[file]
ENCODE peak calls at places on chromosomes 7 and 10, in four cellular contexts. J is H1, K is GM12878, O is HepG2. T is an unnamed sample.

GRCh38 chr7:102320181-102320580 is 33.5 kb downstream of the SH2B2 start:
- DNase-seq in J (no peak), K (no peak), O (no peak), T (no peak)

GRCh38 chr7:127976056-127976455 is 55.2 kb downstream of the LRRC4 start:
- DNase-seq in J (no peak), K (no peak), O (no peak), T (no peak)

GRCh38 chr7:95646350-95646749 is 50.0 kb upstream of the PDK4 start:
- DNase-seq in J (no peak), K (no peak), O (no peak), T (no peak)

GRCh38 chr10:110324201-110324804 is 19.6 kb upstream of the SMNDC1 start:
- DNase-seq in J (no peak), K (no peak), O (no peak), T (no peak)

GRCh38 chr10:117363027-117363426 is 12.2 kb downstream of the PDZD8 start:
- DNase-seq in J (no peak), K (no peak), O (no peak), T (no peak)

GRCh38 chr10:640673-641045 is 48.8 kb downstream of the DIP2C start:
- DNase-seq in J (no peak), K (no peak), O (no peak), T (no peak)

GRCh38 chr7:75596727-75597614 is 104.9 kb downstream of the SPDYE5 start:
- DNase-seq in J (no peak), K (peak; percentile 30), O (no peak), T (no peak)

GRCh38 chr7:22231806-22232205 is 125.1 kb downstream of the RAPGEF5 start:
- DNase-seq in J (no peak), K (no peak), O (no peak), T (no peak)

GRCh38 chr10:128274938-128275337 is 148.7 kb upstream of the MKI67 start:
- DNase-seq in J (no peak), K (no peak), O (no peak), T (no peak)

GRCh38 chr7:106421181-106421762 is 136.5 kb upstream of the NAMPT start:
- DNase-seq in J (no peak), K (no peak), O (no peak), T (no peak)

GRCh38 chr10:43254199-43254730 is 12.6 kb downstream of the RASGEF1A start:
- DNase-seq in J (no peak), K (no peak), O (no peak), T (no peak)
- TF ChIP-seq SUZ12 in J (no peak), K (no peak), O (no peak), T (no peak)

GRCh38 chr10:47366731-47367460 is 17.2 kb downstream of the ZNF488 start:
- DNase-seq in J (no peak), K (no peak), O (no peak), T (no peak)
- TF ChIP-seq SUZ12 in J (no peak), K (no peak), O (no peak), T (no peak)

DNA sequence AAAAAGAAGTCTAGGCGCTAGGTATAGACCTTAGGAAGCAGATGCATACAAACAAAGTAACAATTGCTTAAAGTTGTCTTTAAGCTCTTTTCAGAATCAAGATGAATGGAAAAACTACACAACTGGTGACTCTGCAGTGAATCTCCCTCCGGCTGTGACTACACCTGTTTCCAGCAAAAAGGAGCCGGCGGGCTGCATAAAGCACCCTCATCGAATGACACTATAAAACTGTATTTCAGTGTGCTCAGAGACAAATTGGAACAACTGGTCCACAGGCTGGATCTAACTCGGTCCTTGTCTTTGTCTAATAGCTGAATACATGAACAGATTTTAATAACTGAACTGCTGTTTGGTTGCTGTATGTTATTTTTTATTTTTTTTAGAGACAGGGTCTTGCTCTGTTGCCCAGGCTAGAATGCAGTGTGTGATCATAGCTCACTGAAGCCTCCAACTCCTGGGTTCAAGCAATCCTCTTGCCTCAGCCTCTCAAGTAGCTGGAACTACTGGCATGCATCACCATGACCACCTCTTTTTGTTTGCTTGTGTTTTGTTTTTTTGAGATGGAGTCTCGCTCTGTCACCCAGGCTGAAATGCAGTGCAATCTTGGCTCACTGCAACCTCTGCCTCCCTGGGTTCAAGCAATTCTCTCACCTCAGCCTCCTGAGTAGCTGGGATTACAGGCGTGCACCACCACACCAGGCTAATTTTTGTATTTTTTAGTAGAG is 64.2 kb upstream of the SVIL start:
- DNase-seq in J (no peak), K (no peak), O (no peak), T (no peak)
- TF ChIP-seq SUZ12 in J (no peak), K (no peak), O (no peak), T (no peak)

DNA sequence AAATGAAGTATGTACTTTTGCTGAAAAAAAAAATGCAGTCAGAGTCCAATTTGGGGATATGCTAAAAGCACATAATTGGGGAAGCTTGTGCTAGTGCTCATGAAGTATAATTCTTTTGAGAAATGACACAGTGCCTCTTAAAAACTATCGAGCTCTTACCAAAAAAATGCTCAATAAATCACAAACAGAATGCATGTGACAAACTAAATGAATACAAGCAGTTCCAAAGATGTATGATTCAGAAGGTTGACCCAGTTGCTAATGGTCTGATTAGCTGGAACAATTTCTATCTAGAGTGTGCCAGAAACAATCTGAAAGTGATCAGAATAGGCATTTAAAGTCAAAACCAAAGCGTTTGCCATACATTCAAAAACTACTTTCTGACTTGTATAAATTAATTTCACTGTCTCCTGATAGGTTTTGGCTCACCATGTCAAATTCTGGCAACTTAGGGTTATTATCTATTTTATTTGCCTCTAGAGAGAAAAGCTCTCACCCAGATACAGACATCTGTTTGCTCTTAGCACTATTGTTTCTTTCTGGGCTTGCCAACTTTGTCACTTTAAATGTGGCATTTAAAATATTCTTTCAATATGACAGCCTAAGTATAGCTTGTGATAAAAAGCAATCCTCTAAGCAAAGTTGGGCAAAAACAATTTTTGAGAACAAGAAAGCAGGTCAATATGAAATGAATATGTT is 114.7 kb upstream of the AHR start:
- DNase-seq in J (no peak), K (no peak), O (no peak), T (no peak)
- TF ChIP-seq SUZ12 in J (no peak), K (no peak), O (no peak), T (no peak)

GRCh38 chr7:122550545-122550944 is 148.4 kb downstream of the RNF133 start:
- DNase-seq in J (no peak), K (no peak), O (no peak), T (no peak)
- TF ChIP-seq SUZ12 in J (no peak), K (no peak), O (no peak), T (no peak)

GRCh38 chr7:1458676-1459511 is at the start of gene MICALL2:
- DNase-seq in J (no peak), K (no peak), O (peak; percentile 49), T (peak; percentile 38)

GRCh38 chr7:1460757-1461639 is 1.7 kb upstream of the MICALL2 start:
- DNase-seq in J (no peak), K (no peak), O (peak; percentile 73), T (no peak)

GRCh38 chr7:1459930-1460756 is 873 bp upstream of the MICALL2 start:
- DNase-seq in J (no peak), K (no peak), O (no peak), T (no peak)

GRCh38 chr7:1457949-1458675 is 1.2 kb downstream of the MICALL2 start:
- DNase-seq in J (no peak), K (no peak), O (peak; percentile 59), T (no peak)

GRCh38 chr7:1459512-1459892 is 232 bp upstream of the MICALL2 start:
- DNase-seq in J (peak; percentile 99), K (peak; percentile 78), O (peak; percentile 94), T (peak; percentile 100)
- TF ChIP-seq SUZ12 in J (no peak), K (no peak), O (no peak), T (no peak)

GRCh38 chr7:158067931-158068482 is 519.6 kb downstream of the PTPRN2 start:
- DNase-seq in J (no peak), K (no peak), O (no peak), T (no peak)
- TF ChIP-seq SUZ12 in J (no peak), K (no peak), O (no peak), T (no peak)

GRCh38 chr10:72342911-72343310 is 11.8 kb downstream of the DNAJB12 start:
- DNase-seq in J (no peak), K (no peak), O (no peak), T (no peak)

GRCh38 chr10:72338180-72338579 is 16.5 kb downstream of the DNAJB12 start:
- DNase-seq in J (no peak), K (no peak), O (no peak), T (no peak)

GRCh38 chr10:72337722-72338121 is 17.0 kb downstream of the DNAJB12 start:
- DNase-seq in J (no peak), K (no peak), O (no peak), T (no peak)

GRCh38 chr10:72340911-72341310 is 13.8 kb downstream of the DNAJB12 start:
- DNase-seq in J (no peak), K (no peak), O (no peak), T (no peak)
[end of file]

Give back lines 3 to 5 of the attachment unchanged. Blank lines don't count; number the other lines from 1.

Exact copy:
- DNase-seq in J (no peak), K (no peak), O (no peak), T (no peak)

GRCh38 chr7:127976056-127976455 is 55.2 kb downstream of the LRRC4 start:
- DNase-seq in J (no peak), K (no peak), O (no peak), T (no peak)